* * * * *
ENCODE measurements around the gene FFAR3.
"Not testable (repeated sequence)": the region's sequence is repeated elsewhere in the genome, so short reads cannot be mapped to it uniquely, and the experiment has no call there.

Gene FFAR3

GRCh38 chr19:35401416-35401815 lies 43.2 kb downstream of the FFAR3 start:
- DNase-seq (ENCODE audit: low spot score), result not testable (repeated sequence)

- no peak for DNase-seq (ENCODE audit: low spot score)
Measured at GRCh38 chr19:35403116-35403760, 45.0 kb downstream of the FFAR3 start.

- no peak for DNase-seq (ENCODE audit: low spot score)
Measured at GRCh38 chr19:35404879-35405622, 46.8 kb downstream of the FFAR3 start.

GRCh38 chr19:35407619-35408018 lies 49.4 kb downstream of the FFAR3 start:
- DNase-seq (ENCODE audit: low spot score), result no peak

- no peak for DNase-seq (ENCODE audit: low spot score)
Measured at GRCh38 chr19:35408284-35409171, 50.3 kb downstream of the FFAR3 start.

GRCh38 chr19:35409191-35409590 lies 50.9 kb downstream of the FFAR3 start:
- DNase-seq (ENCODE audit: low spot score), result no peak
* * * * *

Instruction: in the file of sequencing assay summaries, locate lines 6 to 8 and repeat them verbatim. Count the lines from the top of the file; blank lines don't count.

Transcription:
- no peak for DNase-seq (ENCODE audit: low spot score)
Measured at GRCh38 chr19:35403116-35403760, 45.0 kb downstream of the FFAR3 start.

- no peak for DNase-seq (ENCODE audit: low spot score)